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mundi edamus: sed potius benigne faveat, ut apocalypsim, ac veram visionem vestigiorum et sigillorum Creatoris supercreaturas, scribamus. “ Itaque tu, Pater, qui lucem visibilem primitias creaturæ dedisti, et lucem intellectualem ad fastigium operum tuorum in faciem hominis inspirasti; opus hoc, quod a tua bonitate profectum, tuam gloriam repetit, tuere et rege. Tu, postquam conversus es ad spectandum opera, quæ fecerunt manus tuæ, vidisti quod omnia essent bona valde; et requievisti. At homo, conversus ad opera, quæ fecerunt manus suæ, vidit quod omnia essent vanitas et vexatio spiritus; nec ullo modo requievit. Quare si in operibus tuis sudabimus, facies nos visionis tuæ et sabbati tui participes. Supplices petimus, ut hæc mens nobis constet: utque novis eleemosynis per manus nostras et aliorum, quibus eandem mentem largieris, familiam humanam dotatam velis. (t)

(1) May thou, therefore, O Father, who gavest the light of vision as the first fruits of the creation, and hast inspired the countenance of man with the light of the understanding as the completion of thy works, guard and direct this work, which proceeding from thy bounty, seeks in return thy glory. When thou turnedst to look upon the works of thy hands, thou sawest that all were very good and didst rest. But man, when he turned towards the works of his hands, saw that they were all vanity and vexation of spirit and had no rest. Wherefore if we labour in thy works thou wilt make us partakers of that which thou beholdest and of thy sabbath. We humbly pray that our present disposition may continue firm, and that thou mayest be willing to endow thy family of mankind, with new gifts through our hands, and the hands of those to whom thou wilt accord the same disposition.

The Treatise “ De Augmentis Scientiarum,” abounds with religious sentiments, and contains two tracts, one upon natural, (t) the other upon inspired divinity," the sabbath and port of all mens' labours."(u) In the Novum Organum, under the head of Instances of Divorce,(r) there is the following observation: “ Atque in radiis opticis, et sonis, et calore, et aliis nonnullis operantibus ad distans, probabile est media corpora disponi et alterari: eò magis, quod requiratur medium qualificatum ad deferendam operationem talem. At magnetica illa siue Coitiua virtus admittit media tanquam adiaphora, nec impeditur virtus in omnigeno medio. Quod si nil rei habeat virtus illa aut actio cum corpore medio, sequitur quod sit virtus aut actio naturalis ad tempus nonnullum, et in loco nonnullo, subsistens sine corpore : cum neque subsistat in corporibus terminantibus, nec in mediis. Quare actio magnetica poterit esse instantia diuortii circa naturam corpoream, et actionem naturalem.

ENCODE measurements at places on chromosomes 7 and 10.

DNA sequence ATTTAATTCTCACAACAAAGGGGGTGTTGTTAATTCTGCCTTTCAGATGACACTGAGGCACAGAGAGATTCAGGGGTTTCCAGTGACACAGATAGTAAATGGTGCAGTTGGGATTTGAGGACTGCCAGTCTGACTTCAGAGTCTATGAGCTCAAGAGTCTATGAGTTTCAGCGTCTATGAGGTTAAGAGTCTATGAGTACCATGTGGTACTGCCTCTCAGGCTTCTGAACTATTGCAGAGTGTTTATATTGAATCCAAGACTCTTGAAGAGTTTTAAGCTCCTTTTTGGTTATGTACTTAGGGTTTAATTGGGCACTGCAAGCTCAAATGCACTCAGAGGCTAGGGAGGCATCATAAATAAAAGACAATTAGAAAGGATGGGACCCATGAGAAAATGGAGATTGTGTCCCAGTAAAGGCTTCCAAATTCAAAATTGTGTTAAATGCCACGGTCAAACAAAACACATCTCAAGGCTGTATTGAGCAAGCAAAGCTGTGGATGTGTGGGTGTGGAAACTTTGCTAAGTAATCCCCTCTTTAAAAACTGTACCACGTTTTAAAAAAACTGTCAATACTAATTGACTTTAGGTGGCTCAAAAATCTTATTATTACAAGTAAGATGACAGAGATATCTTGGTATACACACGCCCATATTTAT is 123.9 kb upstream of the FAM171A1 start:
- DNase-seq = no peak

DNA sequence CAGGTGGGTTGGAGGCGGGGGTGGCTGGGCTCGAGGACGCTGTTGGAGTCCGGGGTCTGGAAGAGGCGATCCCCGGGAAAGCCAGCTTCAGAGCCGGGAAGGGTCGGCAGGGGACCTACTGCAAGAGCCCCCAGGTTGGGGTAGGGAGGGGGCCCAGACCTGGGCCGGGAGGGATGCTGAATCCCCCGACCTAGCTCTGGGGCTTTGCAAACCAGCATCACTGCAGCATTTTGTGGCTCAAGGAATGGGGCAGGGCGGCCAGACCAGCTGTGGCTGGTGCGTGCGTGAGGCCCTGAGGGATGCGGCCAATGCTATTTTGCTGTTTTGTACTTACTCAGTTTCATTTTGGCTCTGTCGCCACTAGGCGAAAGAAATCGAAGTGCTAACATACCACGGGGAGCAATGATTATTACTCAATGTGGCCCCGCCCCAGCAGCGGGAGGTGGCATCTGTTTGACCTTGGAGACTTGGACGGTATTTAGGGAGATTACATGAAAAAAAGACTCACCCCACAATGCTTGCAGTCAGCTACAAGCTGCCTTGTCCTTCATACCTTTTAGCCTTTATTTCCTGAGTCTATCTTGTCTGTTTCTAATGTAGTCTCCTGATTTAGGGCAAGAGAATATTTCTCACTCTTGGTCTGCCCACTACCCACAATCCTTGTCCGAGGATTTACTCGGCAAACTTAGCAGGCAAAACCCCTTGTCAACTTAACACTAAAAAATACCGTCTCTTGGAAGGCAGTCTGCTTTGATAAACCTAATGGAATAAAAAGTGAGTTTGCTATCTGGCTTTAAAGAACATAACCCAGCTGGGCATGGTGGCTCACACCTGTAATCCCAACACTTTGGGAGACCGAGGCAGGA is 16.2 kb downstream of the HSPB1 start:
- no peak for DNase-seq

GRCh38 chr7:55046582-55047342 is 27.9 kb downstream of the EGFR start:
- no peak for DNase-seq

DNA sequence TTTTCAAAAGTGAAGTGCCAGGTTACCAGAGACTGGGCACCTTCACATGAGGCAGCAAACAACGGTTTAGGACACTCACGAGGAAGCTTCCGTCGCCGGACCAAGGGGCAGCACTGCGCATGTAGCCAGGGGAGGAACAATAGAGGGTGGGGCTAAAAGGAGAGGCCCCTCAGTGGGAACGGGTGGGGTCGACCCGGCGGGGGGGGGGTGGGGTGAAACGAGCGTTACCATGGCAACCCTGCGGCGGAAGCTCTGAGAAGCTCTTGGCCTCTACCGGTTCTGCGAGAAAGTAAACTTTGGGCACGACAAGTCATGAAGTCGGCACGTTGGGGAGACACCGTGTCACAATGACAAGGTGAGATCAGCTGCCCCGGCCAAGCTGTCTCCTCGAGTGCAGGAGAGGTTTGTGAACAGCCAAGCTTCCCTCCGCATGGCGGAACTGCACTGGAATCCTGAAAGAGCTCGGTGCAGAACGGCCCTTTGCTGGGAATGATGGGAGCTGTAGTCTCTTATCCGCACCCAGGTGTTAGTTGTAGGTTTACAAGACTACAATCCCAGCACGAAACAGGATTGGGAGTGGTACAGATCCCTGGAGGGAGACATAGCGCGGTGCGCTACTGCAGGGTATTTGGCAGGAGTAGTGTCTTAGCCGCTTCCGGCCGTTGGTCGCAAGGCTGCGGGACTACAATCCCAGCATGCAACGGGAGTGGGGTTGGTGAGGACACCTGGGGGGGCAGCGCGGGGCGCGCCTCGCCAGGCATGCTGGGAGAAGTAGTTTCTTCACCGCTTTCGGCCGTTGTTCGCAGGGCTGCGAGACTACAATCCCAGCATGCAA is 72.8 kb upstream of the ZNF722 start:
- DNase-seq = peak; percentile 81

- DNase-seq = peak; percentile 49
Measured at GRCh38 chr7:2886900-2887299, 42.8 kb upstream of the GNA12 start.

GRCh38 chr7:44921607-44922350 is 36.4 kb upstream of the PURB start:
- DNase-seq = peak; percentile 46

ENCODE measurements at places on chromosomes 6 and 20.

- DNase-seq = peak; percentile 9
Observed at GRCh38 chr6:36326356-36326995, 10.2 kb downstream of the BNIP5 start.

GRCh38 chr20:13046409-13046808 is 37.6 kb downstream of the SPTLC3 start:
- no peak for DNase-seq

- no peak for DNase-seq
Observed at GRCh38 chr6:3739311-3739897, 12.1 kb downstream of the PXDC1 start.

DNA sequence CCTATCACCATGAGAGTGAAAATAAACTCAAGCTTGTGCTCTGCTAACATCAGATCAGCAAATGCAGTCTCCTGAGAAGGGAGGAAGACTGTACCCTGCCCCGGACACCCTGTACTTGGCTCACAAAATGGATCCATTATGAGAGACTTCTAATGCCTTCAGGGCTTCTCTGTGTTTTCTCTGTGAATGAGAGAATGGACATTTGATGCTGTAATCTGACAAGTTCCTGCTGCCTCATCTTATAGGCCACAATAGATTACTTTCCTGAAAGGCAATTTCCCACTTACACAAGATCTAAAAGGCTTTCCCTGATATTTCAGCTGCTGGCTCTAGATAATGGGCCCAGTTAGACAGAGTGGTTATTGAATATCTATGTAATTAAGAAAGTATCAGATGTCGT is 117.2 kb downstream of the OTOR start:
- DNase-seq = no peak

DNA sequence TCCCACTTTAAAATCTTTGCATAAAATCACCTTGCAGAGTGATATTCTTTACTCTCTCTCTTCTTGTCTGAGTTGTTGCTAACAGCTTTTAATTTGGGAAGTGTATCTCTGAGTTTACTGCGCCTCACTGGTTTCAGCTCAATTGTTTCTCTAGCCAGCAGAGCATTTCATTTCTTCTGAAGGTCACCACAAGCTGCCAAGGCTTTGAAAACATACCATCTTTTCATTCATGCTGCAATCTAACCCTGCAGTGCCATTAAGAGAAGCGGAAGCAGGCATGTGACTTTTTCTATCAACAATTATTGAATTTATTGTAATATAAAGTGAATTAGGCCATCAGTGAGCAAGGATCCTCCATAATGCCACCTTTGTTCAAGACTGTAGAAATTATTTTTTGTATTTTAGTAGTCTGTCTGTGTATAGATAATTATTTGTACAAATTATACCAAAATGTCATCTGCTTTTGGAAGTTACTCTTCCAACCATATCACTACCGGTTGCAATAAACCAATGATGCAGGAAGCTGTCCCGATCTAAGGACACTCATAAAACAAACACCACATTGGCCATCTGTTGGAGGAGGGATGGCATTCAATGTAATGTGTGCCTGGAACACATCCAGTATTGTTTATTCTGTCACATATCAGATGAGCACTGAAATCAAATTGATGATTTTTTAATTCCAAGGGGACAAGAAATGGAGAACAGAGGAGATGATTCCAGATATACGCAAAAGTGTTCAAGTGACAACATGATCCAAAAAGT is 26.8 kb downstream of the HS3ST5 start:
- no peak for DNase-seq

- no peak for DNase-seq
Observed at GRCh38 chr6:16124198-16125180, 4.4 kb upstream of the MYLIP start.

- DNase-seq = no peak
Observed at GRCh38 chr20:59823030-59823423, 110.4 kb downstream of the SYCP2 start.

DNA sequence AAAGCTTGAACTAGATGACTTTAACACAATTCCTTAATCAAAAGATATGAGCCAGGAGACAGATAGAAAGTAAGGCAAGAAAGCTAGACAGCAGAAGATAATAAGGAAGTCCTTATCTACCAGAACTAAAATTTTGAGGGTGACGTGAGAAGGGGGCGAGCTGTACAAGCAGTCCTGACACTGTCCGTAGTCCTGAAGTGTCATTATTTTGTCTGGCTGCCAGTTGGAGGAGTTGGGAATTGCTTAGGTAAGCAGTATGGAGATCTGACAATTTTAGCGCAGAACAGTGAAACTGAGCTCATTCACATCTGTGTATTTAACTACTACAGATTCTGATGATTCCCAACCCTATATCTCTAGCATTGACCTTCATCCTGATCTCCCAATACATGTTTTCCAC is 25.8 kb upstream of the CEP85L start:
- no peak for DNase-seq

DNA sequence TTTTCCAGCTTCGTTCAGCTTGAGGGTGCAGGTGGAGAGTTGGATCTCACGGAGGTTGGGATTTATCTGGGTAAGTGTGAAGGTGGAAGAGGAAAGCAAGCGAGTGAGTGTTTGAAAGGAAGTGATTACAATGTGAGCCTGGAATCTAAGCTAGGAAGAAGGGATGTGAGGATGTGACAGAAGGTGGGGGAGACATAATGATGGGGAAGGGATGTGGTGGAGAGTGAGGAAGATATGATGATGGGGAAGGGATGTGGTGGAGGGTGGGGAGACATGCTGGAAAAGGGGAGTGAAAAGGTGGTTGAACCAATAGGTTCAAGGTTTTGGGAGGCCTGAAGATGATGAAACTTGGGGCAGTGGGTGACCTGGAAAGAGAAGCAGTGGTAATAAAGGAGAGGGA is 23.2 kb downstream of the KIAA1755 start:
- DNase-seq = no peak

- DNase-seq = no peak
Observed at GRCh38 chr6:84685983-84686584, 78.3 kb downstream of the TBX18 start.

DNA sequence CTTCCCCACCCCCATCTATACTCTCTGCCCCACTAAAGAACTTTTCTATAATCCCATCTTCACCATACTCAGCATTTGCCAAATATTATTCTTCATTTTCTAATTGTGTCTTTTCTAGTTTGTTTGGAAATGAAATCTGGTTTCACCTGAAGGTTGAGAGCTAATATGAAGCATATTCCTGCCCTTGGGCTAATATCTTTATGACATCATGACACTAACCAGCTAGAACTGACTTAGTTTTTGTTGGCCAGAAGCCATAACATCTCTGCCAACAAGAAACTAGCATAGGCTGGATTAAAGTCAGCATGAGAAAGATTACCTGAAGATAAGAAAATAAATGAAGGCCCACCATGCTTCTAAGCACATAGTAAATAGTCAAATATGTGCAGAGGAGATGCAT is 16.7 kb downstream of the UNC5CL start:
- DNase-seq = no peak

Cui hoc adjici potest tanquam corollarium aut lucrum non prætermittendum : viz. quòd etiam secundùm sensum philosophanti sumi possit probatio, quòd sint entia et substantiæ separatæ et incorporeæ. Si enim virtus et actio naturalis, emanans á corpore, subsistere possit aliquo tempore,

(1) Book 3, c. 2, of the Treatise De Augmentis, and in the Advancement of Learning, see Vol. II. of this work,

page 128.

(u) Book ix. 6, of the Treatise De Augmentis, and Vol. II. page 299, of this work.

(1) Instance, 37.

et aliquo loco, omninò şine corpore; propè est ut possit etiam emanare in origine suâ à substantiâ incorporeâ. Videtur enim non minus requiri natura corporea ad actionem naturalem sustentandam et deuehendam, quam ad excitandam aut generandam." (w)

Such are specimens of Lord Bacon's religious sentiments, which may be found in different parts of his works; but they are not confined to his intended publications. In a letter to Mr. Mathew,

NEW TRANSLATION.

(w) Of the conclusion of this passage I subjoin two translations, the one by Dr. Shaw, the other by my excellent friend, to whom I am indebted for the translation of the Novum Organum.

SHAW'S TRANSLATION.

To this may be added, by To which we may add as a way of corollary, the following corollary and an advantage not considerable discovery, viz. that to be neglected, that it may be by philosophizing, even accord- taken as a proof of essence and ing to sense, a proof may be substance being separate and had of the existence of sepa- incorporeal, even by those who rated and incorporeal beings philosophize according to the and substances; for if natural senses.